\begin{aligned}f^0 = u / c\end{aligned} \hspace{\stretch{1}}(3.26)

going back to the first problem for u^i we have

\begin{aligned}f^0 = ( \cosh( a c t ), \sinh( a c t), 0, 0 ) \end{aligned} \hspace{\stretch{1}}(3.27)

We are free to pick spatial unit vectors perpendicular to this, so for the y and z components it is natural to use

\begin{aligned}f^2 &= ( 0, 0, 1, 0 ) \\ f^3 &= ( 0, 0, 0, 1 )\end{aligned} \hspace{\stretch{1}}(3.28)

We need one more, that’s perpendicular to each of the above. By inspection one can pick

\begin{aligned}f^1 = ( \sinh( a c t ), \cosh( a c t), 0, 0) \end{aligned} \hspace{\stretch{1}}(3.30)

Did Simon use any other principle to define this last beastie? I missed it if he did. I see that this happens to be the unit vector proportional to x^i.

Consider the stationary observer.

For a stationary observer, our worldline and four velocity respectively, for some constant \mathbf{x}_0 is

\begin{aligned}X &= ( ct, \mathbf{x}_0 ) \\ \frac{dX}{d\tau} &= c ( 1, \mathbf{0}) \end{aligned} \hspace{\stretch{1}}(3.31)

Our time like unit vector is very simple

\begin{aligned}e^0 = \frac{1}{{c}} \frac{dX}{d\tau} = ( 1, \mathbf{0} ) \end{aligned} \hspace{\stretch{1}}(3.33)

For the spatial unit vectors we have many choices. One would be aligned from the origin to the position vector

\begin{aligned}e^1 = \left( 0, \frac{\mathbf{x}}{{\left\lvert{\mathbf{x}}\right\rvert}} \right),\end{aligned} \hspace{\stretch{1}}(3.34)

with e^2 and e^3 oriented in any pair of mutually perpendicular spatial directions. Another option would be simply pick a e^\alpha for each of the normal Euclidean basis directions

\begin{aligned}e^1 &= ( 0, 1, 0, 0 ) \\ e^2 &= ( 0, 0, 1, 0 ) \\ e^3 &= ( 0, 0, 0, 1 )\end{aligned} \hspace{\stretch{1}}(3.35)

Observe, that we have (no sum) e^\alpha \cdot e^\alpha = -1 (and e^0 \cdot e^0 = 1).

Consider an inertial observer.

Now consider a slightly more complex case, where an observer is moving with some constant velocity \mathbf{V} = c \boldsymbol{\beta}. Our worldline is

\begin{aligned}X = ( ct, \mathbf{x}_0 + \boldsymbol{\beta} c t) .\end{aligned} \hspace{\stretch{1}}(3.38)

Let’s calculate the four velocity. We have

\begin{aligned}\frac{dX}{dt} = c ( 1, \boldsymbol{\beta} ).\end{aligned} \hspace{\stretch{1}}(3.39)

From this our proper time is

\begin{aligned}\tau = \frac{1}{{c}} \int_0^t c \sqrt{ (1, \boldsymbol{\beta})^2 } dt = \sqrt{1 - \boldsymbol{\beta}^2} t.\end{aligned} \hspace{\stretch{1}}(3.40)

Our worldline and four-velocity, parametrized in terms of proper time, with \gamma = (1 - \boldsymbol{\beta}^2)^{-1/2}, are then

\begin{aligned}X &= ( \gamma c\tau, \mathbf{x}_0 + \gamma \boldsymbol{\beta} c \tau) \\ u &= \gamma c ( 1, \boldsymbol{\beta} )\end{aligned} \hspace{\stretch{1}}(3.41)

For this system, let’s label the basis \{h^k\}. From above our time like unit vector is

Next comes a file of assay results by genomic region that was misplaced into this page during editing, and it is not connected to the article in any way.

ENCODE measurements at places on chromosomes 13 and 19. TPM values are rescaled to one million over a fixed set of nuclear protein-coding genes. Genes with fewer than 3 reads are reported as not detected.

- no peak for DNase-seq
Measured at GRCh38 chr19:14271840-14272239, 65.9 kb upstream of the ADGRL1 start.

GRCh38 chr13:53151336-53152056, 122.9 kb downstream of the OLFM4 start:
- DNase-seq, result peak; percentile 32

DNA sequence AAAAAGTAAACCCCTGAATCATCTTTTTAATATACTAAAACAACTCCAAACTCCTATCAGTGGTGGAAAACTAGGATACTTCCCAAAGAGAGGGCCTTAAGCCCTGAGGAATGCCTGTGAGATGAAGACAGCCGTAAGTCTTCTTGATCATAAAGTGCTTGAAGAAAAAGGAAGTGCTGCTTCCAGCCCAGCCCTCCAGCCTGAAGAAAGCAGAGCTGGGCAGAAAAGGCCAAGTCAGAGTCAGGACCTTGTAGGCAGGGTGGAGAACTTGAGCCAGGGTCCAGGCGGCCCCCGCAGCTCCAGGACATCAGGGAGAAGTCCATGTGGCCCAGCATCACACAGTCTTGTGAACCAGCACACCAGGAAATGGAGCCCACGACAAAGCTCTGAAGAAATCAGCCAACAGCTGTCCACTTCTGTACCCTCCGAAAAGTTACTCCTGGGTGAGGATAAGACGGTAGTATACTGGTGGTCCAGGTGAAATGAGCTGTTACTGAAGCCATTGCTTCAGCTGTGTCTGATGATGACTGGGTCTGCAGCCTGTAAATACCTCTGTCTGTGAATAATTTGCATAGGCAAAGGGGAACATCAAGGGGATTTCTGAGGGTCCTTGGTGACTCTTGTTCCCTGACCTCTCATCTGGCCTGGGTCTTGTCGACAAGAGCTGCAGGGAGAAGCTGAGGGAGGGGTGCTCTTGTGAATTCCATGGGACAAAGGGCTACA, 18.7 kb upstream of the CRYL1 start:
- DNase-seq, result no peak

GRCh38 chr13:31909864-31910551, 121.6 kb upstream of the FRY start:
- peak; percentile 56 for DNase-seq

\begin{aligned}h^0 = \gamma ( 1, \boldsymbol{\beta} )\end{aligned} \hspace{\stretch{1}}(3.43)

We observe that this has the desired time like property, (h^0)^2 = 1 > 0.

Now, let’s try Gram-Schmidt, subtracting the projection of h^0 on e^1 from e^1 and see what we get. Our projection is

\begin{aligned}\text{Proj}_{h^0}(e^1) &= \frac{e^1 \cdot h^0}{h^0 \cdot h^0} h^0 \\ &= (0, 1, 0, 0) \cdot \gamma (1, \boldsymbol{\beta}) \gamma (1, \boldsymbol{\beta}) \\ &= -\gamma^2 \beta_x (1, \boldsymbol{\beta}).\end{aligned}

We should have a space like vector normal to h^0 once we take the Gram-Schmidt difference

\begin{aligned}e^1 - \frac{e^1 \cdot h^0}{h^0 \cdot h^0} h^0 =(0, 1, 0, 0) + \gamma^2 \beta_x (1, \boldsymbol{\beta})\end{aligned} \hspace{\stretch{1}}(3.44)

Let’s compute the norm of this vector and verify that it is space like. We should also verify that it is normal to h^0 as expected. For the norm we have

\begin{aligned}-1 + \beta_x^2 + 2 \beta_x \gamma^2 (0, 1, 0, 0) \cdot (1, \boldsymbol{\beta})&=-1 + \beta_x^2 + 2 \beta_x \gamma^2 (-\beta_x) \\ &=\beta_x^2 ( 1 - 2 \gamma^2 ) -1 \\ &=\beta_x^2 \frac{1 - \boldsymbol{\beta}^2 - 2 }{1 - \boldsymbol{\beta}^2} -1 \\ &=-\beta_x^2 \frac{1 + \boldsymbol{\beta}^2}{1 - \boldsymbol{\beta}^2} -1 \\ \end{aligned}

This is less than zero as we expect for a spacelike vector. Good. Our second spacelike unit vector is thus

\begin{aligned}h^1 = \left( \beta_x^2 \frac{1 + \boldsymbol{\beta}^2}{1 - \boldsymbol{\beta}^2} +1 \right)^{-1/2} \left( (0, 1, 0, 0) + \gamma^2 \beta_x (1, \boldsymbol{\beta})\right)\end{aligned} \hspace{\stretch{1}}(3.45)

Let’s verify that these two computed spacetime basis vectors are normal. Their dot product is proportional to

\begin{aligned}((0, 1, 0, 0) + \gamma^2 \beta_x (1, \boldsymbol{\beta})) \cdot (1, \boldsymbol{\beta}) &= -\beta_x + \gamma^2 \beta_x ( 1 - \boldsymbol{\beta}^2 ) \\ &= -\beta_x + \beta_x \\ &= 0 \qquad \square\end{aligned}

We could continue this, continuing the Gram-Schmidt iteration using e^2 and e^3 for the remainder of the initial spanning set.

Doing so, we’d have

\begin{aligned}h^2 \propto e^2 - \frac{e^2 \cdot h^1}{h^1 \cdot h^1} h^1 - \frac{e^2 \cdot h^0}{h^0 \cdot h^0} h^0.\end{aligned} \hspace{\stretch{1}}(3.46)